Romania Insider
Electricity price peaks in Romania amid cold weather, inelastic production capacity

The electricity price on Romania’s day-ahead market (DAM) hit the two year’s records with the average price for the power to be delivered on January 10 reaching RON 411 (EUR 88) per MWh.

The peak price, of RON 610 (EUR 130.6) per MWh was reported for the 16-18 interval of the day and is the highest hourly price in the last two years as well, local Mediafax reported.

A combination of high consumption due to low temperatures in the country, outdated production capacities and volatile output of wind farms resulted in such high prices. Nonetheless, the DAM has a marginal contribution to the wholesale electricity market that relies on longer-term contracts.

Wind farms delivered some 20% of the electricity in Romania last week, to drop as low as 4% on Tuesday, January 8. Imports accounted in the same day for more than 10% of the consumption, under the circumstances that Romania possesses production capacities in excess of its consumption. However, Ziarul Financiar reported that only 40% of the domestic production capacities were active on January 8. Some of the thermal power plants have not been used for years, but have not been written off the country’s power balance.

[email protected]

(photo source: Pixabay.com)

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Romania Insider
Electricity price peaks in Romania amid cold weather, inelastic production capacity

The electricity price on Romania’s day-ahead market (DAM) hit the two year’s records with the average price for the power to be delivered on January 10 reaching RON 411 (EUR 88) per MWh.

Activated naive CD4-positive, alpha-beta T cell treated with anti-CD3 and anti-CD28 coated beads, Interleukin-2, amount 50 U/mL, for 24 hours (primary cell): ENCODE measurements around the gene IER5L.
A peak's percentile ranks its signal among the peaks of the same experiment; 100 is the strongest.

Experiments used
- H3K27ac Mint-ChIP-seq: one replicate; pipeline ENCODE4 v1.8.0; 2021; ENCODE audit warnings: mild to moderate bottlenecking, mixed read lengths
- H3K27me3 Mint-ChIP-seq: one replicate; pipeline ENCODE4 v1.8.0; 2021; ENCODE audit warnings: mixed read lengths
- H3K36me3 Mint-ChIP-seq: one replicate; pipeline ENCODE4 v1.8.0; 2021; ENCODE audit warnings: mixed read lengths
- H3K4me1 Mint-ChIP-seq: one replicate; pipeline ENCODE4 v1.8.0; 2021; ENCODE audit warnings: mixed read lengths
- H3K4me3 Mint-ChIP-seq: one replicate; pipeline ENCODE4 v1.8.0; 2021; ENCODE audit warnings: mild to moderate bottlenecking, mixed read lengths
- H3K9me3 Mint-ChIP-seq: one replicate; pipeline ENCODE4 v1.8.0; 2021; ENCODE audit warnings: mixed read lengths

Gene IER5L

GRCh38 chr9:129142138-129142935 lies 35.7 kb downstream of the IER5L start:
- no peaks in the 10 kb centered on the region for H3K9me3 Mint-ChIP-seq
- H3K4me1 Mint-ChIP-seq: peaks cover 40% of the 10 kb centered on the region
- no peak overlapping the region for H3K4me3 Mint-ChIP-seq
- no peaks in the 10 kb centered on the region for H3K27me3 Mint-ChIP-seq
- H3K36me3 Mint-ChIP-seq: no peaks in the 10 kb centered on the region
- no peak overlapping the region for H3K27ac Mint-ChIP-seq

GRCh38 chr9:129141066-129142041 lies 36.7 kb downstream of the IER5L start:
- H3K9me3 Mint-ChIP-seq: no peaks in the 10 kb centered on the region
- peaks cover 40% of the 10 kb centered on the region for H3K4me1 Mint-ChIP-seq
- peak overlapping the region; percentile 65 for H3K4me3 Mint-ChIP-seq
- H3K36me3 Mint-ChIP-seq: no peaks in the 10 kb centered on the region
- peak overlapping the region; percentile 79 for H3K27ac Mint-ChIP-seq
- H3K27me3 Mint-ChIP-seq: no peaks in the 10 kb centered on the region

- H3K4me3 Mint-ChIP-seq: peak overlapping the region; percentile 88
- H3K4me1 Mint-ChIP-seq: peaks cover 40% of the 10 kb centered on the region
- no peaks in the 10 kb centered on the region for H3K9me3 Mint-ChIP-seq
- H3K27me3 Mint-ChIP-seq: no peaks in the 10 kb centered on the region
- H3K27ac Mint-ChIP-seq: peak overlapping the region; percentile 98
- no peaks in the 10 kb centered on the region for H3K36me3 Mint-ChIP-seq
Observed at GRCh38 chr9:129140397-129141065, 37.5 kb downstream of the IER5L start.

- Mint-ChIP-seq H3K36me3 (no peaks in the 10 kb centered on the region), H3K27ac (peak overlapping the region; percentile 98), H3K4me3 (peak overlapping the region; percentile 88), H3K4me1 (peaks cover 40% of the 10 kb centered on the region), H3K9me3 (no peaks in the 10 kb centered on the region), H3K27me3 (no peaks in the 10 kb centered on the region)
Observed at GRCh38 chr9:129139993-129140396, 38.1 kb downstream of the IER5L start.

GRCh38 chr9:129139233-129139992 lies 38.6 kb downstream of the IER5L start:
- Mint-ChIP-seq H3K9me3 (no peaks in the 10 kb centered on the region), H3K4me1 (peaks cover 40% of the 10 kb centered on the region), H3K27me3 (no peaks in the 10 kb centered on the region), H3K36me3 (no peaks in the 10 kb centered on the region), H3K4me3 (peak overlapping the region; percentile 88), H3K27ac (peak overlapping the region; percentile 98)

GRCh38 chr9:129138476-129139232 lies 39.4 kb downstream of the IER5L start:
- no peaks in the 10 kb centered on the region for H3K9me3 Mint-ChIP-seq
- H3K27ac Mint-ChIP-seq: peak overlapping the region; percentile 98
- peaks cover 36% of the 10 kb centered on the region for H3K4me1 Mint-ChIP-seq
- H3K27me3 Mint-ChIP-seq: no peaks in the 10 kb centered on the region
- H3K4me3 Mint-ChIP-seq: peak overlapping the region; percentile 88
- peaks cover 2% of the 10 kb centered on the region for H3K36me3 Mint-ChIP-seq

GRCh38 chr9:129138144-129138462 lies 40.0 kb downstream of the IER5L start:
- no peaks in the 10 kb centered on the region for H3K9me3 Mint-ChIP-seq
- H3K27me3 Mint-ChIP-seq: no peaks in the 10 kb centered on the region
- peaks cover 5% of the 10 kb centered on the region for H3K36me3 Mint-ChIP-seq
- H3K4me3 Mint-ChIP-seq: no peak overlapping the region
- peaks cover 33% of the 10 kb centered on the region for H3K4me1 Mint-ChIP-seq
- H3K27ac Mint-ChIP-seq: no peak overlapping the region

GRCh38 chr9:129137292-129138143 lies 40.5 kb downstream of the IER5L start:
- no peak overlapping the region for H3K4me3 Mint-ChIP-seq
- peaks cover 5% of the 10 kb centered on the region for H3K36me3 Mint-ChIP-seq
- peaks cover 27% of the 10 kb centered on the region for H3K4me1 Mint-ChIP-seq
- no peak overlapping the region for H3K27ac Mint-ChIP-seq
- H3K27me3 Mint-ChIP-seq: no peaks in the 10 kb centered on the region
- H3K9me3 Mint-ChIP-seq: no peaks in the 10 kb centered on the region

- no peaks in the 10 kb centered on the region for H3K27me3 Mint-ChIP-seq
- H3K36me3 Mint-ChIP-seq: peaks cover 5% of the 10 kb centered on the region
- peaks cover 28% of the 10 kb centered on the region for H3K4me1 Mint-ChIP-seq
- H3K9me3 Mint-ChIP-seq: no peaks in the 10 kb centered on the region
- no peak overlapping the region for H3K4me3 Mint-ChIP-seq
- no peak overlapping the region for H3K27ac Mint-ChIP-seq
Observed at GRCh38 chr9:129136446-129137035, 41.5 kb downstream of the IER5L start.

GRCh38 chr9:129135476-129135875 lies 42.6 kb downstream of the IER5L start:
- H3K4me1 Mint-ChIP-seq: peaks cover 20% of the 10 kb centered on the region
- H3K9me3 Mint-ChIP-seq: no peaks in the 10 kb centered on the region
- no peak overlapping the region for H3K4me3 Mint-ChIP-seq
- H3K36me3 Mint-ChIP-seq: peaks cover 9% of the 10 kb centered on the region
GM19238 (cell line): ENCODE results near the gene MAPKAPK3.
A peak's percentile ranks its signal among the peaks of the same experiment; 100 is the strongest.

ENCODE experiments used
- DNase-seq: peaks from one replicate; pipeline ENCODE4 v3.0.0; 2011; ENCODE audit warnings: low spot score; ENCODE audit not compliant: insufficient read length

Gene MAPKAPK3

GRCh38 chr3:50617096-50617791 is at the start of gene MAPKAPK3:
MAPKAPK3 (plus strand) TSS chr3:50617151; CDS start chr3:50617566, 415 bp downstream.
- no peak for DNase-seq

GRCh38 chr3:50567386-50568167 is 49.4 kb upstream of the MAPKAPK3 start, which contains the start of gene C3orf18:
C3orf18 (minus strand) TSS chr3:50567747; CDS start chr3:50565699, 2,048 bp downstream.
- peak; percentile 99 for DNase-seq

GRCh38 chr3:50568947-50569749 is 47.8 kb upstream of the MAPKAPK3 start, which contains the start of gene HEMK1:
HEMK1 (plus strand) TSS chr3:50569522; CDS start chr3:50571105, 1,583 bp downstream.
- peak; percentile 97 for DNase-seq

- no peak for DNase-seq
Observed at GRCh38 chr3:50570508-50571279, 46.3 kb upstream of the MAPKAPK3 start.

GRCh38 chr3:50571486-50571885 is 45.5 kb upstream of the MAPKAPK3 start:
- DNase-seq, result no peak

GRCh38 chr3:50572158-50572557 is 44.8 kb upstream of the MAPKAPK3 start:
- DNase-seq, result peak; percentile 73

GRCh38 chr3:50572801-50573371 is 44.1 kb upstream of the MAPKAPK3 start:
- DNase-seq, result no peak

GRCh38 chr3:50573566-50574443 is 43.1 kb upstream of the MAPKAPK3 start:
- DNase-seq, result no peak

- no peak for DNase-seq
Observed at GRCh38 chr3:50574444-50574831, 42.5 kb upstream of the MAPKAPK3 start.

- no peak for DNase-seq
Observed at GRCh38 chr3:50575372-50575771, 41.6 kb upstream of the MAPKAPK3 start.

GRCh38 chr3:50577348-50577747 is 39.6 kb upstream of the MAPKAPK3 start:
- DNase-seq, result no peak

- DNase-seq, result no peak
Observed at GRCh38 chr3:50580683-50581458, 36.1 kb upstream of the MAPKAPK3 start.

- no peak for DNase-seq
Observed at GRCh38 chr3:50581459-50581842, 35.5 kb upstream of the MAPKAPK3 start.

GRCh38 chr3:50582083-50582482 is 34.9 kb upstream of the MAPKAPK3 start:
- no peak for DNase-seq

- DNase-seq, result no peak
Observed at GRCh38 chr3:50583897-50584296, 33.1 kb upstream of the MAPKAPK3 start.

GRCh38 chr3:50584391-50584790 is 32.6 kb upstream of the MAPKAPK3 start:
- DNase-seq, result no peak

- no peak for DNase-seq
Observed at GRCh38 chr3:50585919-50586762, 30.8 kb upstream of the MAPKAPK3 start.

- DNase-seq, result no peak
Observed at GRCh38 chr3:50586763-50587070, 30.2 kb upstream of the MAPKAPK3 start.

The peak price, of RON 610 (EUR 130.6) per MWh was reported for the 16-18 interval of the day and is the highest hourly price in the last two years as well, local Mediafax reported.

A combination of high consumption due to low temperatures in the country, outdated production capacities and volatile output of wind farms resulted in such high prices. Nonetheless, the DAM has a marginal contribution to the wholesale electricity market that relies on longer-term contracts.

Wind farms delivered some 20% of the electricity in Romania last week, to drop as low as 4% on Tuesday, January 8. Imports accounted in the same day for more than 10% of the consumption, under the circumstances that Romania possesses production capacities in excess of its consumption. However, Ziarul Financiar reported that only 40% of the domestic production capacities were active on January 8. Some of the thermal power plants have not been used for years, but have not been written off the country’s power balance.

[email protected]

(photo source: Pixabay.com)

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